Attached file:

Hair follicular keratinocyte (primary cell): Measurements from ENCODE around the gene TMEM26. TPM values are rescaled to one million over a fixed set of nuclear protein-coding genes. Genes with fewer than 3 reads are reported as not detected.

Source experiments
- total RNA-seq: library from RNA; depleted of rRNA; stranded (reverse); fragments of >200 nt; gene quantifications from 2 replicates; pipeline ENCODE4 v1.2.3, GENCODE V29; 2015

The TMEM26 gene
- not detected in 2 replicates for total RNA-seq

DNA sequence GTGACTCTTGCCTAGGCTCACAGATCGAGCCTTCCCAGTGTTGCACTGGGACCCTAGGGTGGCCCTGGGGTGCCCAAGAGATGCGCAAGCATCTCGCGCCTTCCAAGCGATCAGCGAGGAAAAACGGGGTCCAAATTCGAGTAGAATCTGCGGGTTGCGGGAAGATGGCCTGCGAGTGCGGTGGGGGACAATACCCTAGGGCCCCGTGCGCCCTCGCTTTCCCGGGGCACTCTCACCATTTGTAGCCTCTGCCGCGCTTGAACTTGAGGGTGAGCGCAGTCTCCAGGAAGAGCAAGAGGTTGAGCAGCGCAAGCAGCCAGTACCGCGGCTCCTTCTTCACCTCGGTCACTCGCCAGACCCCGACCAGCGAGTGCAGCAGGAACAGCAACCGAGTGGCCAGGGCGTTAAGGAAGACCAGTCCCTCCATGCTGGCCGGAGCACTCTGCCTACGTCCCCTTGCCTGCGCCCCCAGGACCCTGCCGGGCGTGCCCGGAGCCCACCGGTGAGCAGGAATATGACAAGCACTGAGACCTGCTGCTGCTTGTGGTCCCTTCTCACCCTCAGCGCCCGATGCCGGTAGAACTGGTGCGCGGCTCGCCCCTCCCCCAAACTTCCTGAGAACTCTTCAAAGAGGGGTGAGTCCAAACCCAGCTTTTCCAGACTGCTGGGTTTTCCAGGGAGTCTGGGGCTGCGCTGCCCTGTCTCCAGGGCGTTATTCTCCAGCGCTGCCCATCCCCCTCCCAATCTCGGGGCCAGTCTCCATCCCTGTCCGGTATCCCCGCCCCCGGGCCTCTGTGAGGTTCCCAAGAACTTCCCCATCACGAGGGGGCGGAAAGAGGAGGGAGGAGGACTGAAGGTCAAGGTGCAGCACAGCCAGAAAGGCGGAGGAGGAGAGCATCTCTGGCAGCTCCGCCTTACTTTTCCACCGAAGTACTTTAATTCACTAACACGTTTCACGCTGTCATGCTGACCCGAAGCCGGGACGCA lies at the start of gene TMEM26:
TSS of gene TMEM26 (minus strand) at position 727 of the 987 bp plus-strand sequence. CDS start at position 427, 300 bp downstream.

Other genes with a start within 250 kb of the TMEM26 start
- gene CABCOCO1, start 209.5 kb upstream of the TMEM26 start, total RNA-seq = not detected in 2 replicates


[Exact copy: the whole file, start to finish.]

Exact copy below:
Hair follicular keratinocyte (primary cell): Measurements from ENCODE around the gene TMEM26. TPM values are rescaled to one million over a fixed set of nuclear protein-coding genes. Genes with fewer than 3 reads are reported as not detected.

Source experiments
- total RNA-seq: library from RNA; depleted of rRNA; stranded (reverse); fragments of >200 nt; gene quantifications from 2 replicates; pipeline ENCODE4 v1.2.3, GENCODE V29; 2015

The TMEM26 gene
- not detected in 2 replicates for total RNA-seq

DNA sequence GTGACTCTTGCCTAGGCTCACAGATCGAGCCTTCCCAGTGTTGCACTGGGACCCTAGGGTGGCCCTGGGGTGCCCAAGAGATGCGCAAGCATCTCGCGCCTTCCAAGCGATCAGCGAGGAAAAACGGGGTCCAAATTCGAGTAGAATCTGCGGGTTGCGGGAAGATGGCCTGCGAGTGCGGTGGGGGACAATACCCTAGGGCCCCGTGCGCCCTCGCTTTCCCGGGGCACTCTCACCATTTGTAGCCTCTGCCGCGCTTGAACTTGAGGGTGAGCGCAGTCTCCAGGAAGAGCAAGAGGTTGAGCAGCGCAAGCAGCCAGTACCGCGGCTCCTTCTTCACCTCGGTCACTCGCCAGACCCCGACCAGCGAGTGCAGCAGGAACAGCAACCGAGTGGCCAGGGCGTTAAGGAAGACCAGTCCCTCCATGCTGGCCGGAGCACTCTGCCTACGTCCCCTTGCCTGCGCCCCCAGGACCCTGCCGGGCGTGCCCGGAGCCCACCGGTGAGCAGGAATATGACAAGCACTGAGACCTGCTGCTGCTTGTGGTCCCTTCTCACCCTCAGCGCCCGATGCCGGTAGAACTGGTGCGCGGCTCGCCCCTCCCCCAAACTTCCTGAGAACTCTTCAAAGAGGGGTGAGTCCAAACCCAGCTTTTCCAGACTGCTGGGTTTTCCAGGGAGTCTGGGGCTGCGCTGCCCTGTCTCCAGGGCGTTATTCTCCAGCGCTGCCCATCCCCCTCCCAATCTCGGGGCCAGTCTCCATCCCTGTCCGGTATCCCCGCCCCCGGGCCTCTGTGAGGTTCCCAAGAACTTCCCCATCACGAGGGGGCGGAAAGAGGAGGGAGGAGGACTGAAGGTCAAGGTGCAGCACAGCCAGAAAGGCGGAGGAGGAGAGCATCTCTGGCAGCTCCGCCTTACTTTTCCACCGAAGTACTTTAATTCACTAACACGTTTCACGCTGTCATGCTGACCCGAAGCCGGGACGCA lies at the start of gene TMEM26:
TSS of gene TMEM26 (minus strand) at position 727 of the 987 bp plus-strand sequence. CDS start at position 427, 300 bp downstream.

Other genes with a start within 250 kb of the TMEM26 start
- gene CABCOCO1, start 209.5 kb upstream of the TMEM26 start, total RNA-seq = not detected in 2 replicates